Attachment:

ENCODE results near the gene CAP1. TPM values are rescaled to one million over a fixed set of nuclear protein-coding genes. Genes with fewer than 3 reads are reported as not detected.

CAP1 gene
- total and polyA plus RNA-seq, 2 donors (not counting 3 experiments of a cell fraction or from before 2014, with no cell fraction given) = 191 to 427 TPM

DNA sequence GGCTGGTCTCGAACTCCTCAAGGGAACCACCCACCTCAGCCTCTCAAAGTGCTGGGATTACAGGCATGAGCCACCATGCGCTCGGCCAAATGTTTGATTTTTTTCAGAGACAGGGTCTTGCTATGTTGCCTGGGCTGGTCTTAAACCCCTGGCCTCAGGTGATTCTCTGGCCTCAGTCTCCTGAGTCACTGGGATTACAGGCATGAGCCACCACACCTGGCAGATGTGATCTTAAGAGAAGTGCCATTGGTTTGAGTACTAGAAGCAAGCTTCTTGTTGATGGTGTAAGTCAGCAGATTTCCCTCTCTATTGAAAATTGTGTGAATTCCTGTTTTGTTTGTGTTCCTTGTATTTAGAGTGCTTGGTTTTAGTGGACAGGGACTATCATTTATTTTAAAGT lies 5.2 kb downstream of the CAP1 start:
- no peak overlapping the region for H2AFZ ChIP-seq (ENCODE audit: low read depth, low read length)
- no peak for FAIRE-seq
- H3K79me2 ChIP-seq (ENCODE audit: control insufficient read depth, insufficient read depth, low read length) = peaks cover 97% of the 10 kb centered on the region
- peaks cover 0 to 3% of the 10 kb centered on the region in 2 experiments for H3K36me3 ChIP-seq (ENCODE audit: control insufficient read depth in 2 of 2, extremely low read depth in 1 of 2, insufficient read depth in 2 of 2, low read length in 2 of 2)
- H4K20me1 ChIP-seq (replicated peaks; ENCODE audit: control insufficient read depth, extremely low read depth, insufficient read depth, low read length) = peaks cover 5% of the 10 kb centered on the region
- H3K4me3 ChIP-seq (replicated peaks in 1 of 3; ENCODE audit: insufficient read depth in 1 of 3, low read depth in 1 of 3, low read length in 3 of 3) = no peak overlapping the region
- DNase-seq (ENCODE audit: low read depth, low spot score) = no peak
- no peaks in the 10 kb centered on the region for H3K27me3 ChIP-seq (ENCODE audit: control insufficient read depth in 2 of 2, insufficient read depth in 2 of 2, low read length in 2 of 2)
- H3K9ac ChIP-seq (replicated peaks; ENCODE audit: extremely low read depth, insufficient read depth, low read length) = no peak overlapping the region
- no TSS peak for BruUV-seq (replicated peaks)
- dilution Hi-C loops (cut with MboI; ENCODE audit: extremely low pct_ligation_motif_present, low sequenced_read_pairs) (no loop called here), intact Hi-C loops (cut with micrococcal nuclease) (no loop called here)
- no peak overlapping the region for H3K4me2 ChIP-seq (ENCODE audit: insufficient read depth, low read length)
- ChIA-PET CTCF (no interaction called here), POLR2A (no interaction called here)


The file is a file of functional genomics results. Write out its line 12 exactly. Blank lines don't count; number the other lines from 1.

- no peaks in the 10 kb centered on the region for H3K27me3 ChIP-seq (ENCODE audit: control insufficient read depth in 2 of 2, insufficient read depth in 2 of 2, low read length in 2 of 2)